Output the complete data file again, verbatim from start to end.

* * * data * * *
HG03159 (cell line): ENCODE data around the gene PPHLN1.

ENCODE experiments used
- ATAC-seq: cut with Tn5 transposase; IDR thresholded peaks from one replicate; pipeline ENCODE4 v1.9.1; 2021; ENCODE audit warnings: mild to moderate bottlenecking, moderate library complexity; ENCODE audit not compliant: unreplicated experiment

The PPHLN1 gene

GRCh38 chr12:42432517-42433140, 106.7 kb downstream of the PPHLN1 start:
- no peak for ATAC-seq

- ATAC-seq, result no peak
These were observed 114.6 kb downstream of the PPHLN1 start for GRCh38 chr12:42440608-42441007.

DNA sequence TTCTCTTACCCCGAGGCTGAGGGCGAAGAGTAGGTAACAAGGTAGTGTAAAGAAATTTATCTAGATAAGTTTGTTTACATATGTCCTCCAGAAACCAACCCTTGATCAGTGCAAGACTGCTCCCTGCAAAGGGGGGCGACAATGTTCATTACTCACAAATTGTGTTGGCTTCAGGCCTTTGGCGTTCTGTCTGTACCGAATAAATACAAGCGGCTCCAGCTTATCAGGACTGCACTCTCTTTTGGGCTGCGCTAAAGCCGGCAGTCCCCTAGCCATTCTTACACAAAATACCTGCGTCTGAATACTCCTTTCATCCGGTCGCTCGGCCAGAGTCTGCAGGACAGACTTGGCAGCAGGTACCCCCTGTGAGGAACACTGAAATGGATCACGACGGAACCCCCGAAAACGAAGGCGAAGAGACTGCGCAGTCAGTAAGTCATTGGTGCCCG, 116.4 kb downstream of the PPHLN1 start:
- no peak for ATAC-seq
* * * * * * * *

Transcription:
HG03159 (cell line): ENCODE data around the gene PPHLN1.

ENCODE experiments used
- ATAC-seq: cut with Tn5 transposase; IDR thresholded peaks from one replicate; pipeline ENCODE4 v1.9.1; 2021; ENCODE audit warnings: mild to moderate bottlenecking, moderate library complexity; ENCODE audit not compliant: unreplicated experiment

The PPHLN1 gene

GRCh38 chr12:42432517-42433140, 106.7 kb downstream of the PPHLN1 start:
- no peak for ATAC-seq

- ATAC-seq, result no peak
These were observed 114.6 kb downstream of the PPHLN1 start for GRCh38 chr12:42440608-42441007.

DNA sequence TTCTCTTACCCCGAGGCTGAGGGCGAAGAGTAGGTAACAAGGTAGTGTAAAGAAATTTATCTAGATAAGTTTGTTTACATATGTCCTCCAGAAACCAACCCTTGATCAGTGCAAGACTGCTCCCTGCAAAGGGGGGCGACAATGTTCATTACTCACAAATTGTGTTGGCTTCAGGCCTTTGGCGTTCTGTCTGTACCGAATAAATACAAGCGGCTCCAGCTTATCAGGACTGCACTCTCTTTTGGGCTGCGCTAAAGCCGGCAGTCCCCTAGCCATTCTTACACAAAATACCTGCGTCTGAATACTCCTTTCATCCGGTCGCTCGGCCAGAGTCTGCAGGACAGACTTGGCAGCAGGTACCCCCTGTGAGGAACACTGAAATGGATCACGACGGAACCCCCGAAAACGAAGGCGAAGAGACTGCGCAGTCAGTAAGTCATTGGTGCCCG, 116.4 kb downstream of the PPHLN1 start:
- no peak for ATAC-seq